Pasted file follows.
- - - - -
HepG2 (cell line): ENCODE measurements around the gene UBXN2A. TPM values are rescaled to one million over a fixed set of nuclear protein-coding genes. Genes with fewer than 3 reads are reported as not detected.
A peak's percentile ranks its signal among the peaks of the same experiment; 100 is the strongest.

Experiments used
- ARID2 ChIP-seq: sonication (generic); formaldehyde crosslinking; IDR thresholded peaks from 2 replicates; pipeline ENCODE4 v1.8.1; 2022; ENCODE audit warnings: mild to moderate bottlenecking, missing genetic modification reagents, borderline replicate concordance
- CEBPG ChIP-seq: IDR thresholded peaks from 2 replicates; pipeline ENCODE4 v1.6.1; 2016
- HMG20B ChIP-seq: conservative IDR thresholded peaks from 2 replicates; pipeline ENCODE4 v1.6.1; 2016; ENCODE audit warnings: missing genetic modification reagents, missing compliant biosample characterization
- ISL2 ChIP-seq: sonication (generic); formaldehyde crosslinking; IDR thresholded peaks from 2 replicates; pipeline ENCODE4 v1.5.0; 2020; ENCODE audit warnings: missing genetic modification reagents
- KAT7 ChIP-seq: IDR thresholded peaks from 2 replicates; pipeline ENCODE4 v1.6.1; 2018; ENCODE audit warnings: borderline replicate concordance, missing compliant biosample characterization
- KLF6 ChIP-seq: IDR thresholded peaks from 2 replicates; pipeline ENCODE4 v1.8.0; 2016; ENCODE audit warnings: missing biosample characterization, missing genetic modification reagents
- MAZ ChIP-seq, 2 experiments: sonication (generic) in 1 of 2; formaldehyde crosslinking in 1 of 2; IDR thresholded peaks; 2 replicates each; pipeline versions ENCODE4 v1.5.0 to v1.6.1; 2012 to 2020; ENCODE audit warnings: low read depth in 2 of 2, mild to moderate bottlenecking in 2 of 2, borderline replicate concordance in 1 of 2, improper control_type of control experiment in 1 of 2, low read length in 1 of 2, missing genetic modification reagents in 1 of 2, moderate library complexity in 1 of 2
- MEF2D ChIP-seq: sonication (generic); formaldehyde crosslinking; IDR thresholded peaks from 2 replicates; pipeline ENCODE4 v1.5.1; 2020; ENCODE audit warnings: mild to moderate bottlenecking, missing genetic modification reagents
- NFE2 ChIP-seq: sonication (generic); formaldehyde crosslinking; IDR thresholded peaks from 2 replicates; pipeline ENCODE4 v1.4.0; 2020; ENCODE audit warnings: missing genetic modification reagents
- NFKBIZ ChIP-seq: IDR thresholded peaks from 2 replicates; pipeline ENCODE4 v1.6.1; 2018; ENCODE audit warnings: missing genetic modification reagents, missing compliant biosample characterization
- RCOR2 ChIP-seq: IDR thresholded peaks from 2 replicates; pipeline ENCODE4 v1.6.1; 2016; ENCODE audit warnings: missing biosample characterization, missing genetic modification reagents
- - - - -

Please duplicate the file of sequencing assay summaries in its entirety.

HepG2 (cell line): ENCODE measurements around the gene UBXN2A. TPM values are rescaled to one million over a fixed set of nuclear protein-coding genes. Genes with fewer than 3 reads are reported as not detected.
A peak's percentile ranks its signal among the peaks of the same experiment; 100 is the strongest.

Experiments used
- ARID2 ChIP-seq: sonication (generic); formaldehyde crosslinking; IDR thresholded peaks from 2 replicates; pipeline ENCODE4 v1.8.1; 2022; ENCODE audit warnings: mild to moderate bottlenecking, missing genetic modification reagents, borderline replicate concordance
- CEBPG ChIP-seq: IDR thresholded peaks from 2 replicates; pipeline ENCODE4 v1.6.1; 2016
- HMG20B ChIP-seq: conservative IDR thresholded peaks from 2 replicates; pipeline ENCODE4 v1.6.1; 2016; ENCODE audit warnings: missing genetic modification reagents, missing compliant biosample characterization
- ISL2 ChIP-seq: sonication (generic); formaldehyde crosslinking; IDR thresholded peaks from 2 replicates; pipeline ENCODE4 v1.5.0; 2020; ENCODE audit warnings: missing genetic modification reagents
- KAT7 ChIP-seq: IDR thresholded peaks from 2 replicates; pipeline ENCODE4 v1.6.1; 2018; ENCODE audit warnings: borderline replicate concordance, missing compliant biosample characterization
- KLF6 ChIP-seq: IDR thresholded peaks from 2 replicates; pipeline ENCODE4 v1.8.0; 2016; ENCODE audit warnings: missing biosample characterization, missing genetic modification reagents
- MAZ ChIP-seq, 2 experiments: sonication (generic) in 1 of 2; formaldehyde crosslinking in 1 of 2; IDR thresholded peaks; 2 replicates each; pipeline versions ENCODE4 v1.5.0 to v1.6.1; 2012 to 2020; ENCODE audit warnings: low read depth in 2 of 2, mild to moderate bottlenecking in 2 of 2, borderline replicate concordance in 1 of 2, improper control_type of control experiment in 1 of 2, low read length in 1 of 2, missing genetic modification reagents in 1 of 2, moderate library complexity in 1 of 2
- MEF2D ChIP-seq: sonication (generic); formaldehyde crosslinking; IDR thresholded peaks from 2 replicates; pipeline ENCODE4 v1.5.1; 2020; ENCODE audit warnings: mild to moderate bottlenecking, missing genetic modification reagents
- NFE2 ChIP-seq: sonication (generic); formaldehyde crosslinking; IDR thresholded peaks from 2 replicates; pipeline ENCODE4 v1.4.0; 2020; ENCODE audit warnings: missing genetic modification reagents
- NFKBIZ ChIP-seq: IDR thresholded peaks from 2 replicates; pipeline ENCODE4 v1.6.1; 2018; ENCODE audit warnings: missing genetic modification reagents, missing compliant biosample characterization
- RCOR2 ChIP-seq: IDR thresholded peaks from 2 replicates; pipeline ENCODE4 v1.6.1; 2016; ENCODE audit warnings: missing biosample characterization, missing genetic modification reagents